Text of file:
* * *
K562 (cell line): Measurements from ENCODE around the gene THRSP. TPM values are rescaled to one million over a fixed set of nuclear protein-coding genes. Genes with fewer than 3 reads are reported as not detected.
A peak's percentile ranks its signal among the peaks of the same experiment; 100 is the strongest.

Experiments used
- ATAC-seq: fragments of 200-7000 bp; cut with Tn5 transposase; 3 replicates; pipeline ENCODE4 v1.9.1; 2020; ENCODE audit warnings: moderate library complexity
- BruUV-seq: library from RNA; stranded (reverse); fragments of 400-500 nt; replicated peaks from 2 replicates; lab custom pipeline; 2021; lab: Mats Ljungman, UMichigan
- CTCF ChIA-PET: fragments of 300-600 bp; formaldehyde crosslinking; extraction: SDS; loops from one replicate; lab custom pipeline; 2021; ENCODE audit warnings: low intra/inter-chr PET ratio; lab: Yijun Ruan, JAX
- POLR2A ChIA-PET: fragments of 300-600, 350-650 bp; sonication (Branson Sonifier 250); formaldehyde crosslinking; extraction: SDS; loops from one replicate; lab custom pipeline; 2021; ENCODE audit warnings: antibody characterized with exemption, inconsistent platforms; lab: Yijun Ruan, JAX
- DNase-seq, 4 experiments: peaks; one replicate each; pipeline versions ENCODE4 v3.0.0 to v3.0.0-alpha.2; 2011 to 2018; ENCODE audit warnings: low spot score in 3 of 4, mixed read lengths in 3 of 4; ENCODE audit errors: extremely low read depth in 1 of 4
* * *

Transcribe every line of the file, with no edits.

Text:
K562 (cell line): Measurements from ENCODE around the gene THRSP. TPM values are rescaled to one million over a fixed set of nuclear protein-coding genes. Genes with fewer than 3 reads are reported as not detected.
A peak's percentile ranks its signal among the peaks of the same experiment; 100 is the strongest.

Experiments used
- ATAC-seq: fragments of 200-7000 bp; cut with Tn5 transposase; 3 replicates; pipeline ENCODE4 v1.9.1; 2020; ENCODE audit warnings: moderate library complexity
- BruUV-seq: library from RNA; stranded (reverse); fragments of 400-500 nt; replicated peaks from 2 replicates; lab custom pipeline; 2021; lab: Mats Ljungman, UMichigan
- CTCF ChIA-PET: fragments of 300-600 bp; formaldehyde crosslinking; extraction: SDS; loops from one replicate; lab custom pipeline; 2021; ENCODE audit warnings: low intra/inter-chr PET ratio; lab: Yijun Ruan, JAX
- POLR2A ChIA-PET: fragments of 300-600, 350-650 bp; sonication (Branson Sonifier 250); formaldehyde crosslinking; extraction: SDS; loops from one replicate; lab custom pipeline; 2021; ENCODE audit warnings: antibody characterized with exemption, inconsistent platforms; lab: Yijun Ruan, JAX
- DNase-seq, 4 experiments: peaks; one replicate each; pipeline versions ENCODE4 v3.0.0 to v3.0.0-alpha.2; 2011 to 2018; ENCODE audit warnings: low spot score in 3 of 4, mixed read lengths in 3 of 4; ENCODE audit errors: extremely low read depth in 1 of 4